How our society, environment, and systemic structures are more disabling than a diagnosis

22 February 2018

Laura Piscopo

Laura is a young carer, Inclusive Education Assistant, and Board Member of Advocacy For Inclusion. She will also feature as a Panelist at the 2018 She Leads College Conference.

At YWCA Canberra, we value diversity. That is why we launched Write for Us, an opportunity that provides our members and friends with a platform to discuss their experiences. Today, we are sharing an article written by Laura Piscopo, discussing how we can reshape ourselves and society to fully include people with disabilities.

Despite our growing focus and awareness of Human Rights issues, many of us are subconsciously contributing to a society that excludes a quarter of its population – people with disabilities.

If we do not change our attitudes and behaviour, we will almost certainly negatively affect ourselves, our children, and our family and friends.

Let’s talk ABS statistics:

  • right now, 1 in 5 Australians have a disability, and this increases to 1 in 4 when mental health issues are included
  • further, nearly 1 in 2 Australians will experience a mental health issue at some point in their life
  • 1 in 3 households include a person with a disability
  • 45 per cent of people with disability are living near or below the poverty line
  • shockingly, Australia isn’t even in the top 20 of countries for labour force participation of people with a disability
  • over half of Australians 65 years and over are affected by a disability
  • it is estimated that by 2099 the number of Australians with a profound level of disability will more than triple to 4 million
  • currently, less than 47 per cent of people with a profound level of disability agreed that their needs were fully met. (Consider how many people were even given the opportunity to answer this for themselves).

Despite the overwhelming and seemingly negative nature of these statistics, disability itself isn’t a negative thing, and is definitely not an ‘issue’ in society. The real issue is the treatment, views and systemic and social exclusion of people with disabilities in our society, which lock people with disabilities out of meaningful participation and full contribution to society.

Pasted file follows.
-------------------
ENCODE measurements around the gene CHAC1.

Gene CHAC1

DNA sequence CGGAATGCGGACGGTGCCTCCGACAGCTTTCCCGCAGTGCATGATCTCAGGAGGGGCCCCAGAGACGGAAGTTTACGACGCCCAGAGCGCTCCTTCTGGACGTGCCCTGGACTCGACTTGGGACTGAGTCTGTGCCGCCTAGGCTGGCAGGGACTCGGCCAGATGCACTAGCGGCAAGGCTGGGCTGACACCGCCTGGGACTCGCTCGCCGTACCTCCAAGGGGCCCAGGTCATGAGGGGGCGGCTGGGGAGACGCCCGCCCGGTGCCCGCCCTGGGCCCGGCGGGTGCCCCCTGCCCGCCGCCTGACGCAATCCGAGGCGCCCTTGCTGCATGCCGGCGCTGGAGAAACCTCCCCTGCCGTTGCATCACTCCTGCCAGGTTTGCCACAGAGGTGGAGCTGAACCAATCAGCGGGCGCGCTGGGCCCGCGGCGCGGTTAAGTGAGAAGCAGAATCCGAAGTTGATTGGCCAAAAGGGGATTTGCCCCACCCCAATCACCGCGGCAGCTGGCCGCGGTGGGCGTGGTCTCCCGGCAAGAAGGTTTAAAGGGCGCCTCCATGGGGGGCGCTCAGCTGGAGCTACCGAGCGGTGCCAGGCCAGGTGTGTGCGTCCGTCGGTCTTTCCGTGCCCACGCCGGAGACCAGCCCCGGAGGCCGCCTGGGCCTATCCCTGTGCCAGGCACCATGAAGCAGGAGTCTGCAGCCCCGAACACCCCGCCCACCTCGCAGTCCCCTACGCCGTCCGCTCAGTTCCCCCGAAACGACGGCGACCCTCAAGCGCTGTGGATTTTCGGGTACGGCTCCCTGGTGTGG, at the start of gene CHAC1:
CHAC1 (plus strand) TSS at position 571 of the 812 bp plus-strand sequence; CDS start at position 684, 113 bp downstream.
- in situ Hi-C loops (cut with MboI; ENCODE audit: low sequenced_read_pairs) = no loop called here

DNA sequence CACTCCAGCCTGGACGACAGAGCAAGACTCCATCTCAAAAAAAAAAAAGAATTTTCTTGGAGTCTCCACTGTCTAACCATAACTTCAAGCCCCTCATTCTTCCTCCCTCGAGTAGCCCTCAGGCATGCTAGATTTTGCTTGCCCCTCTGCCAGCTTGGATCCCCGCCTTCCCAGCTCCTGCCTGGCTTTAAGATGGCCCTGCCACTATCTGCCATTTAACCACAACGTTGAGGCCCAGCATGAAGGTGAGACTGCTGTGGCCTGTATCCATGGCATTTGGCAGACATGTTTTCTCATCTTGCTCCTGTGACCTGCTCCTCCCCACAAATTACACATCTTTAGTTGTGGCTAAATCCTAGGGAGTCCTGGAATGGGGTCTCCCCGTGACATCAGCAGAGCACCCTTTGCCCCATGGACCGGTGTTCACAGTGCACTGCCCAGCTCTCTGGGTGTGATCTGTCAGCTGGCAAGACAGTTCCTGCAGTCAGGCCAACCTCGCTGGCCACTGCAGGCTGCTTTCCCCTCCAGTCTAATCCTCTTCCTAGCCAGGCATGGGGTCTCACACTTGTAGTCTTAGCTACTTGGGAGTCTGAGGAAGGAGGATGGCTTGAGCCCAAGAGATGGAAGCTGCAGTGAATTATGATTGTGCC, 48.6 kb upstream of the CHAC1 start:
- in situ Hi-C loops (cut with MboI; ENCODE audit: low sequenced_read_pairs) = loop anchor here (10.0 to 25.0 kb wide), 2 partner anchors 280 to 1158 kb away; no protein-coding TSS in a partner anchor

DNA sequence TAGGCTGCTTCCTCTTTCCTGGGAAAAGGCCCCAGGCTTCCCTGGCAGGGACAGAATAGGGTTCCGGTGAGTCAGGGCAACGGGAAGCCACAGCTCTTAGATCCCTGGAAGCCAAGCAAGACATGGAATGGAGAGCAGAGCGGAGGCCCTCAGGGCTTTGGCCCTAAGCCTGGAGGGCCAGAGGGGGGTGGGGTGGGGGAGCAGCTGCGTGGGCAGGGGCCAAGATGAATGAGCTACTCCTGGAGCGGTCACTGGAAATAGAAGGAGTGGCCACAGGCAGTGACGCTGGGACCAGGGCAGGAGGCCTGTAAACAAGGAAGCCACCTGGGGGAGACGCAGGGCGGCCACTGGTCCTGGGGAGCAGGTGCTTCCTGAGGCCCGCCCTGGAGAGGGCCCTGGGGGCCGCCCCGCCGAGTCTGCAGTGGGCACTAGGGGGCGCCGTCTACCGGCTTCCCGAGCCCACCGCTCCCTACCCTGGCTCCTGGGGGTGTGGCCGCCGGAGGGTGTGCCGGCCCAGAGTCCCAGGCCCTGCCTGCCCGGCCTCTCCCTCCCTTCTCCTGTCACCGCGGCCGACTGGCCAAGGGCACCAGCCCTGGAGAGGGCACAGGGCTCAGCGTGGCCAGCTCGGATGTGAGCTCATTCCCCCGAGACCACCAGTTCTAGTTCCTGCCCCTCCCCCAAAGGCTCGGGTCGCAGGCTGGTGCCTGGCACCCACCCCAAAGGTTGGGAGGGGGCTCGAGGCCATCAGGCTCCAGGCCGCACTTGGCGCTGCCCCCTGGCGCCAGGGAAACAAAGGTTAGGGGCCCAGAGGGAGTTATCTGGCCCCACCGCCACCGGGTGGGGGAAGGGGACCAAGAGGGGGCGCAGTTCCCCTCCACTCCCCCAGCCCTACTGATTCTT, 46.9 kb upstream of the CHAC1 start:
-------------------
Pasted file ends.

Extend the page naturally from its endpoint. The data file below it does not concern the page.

As the population of people with disabilities rises, it is time to reassess the model through which we view disability, and learn to embrace the diversity of the human condition.

The ‘Medical Model’

There are many ways of viewing disability – these are known as ‘models’ of disability. The two most commonly referred to are the ‘medical model’ and the ‘social model’.

The ‘medical model’ of disability is how our society has traditionally viewed disability and has heavily influenced our social, environmental and systemic structures. The medical model teaches that people with disability suffer from their medical condition and are encouraged seek medical management to lessen the effects of their disability on their life; rather than society making improvements to better include people with disability.

For example, under the medical model it would be expected that someone with a facial deformity seek plastic surgeries rather than society accepting and accommodating someone considered to look different. Another example would be that a student with diverse learning needs should find a disability specific school to attend, rather than the responsibility being placed upon our schools to accommodate all learning needs.

This way of viewing disability sets low expectations of people with disability, encourages segregation and reinforces the view that disability equals suffering.

The ‘Social Model’

The ‘social model’ however, is a view that is now commonly taught and spoken of, and teaches that people with disabilities aren’t disabled by their ‘impairment’, but by the choices we as a society make that exclude them socially, environmentally and systemically.

Historically, under the medical model, it has been assumed that people with disabilities are unable to or have no interest in things like voting or tertiary education. The assumption that people with disabilities are not autonomous, combined with previous institutionalisation, has led to the inaccessibility of our systemic structures.

The social model seeks to break down the barriers created by the influence of previous models, and normalise the full participation and inclusion of people with disability.

What must change?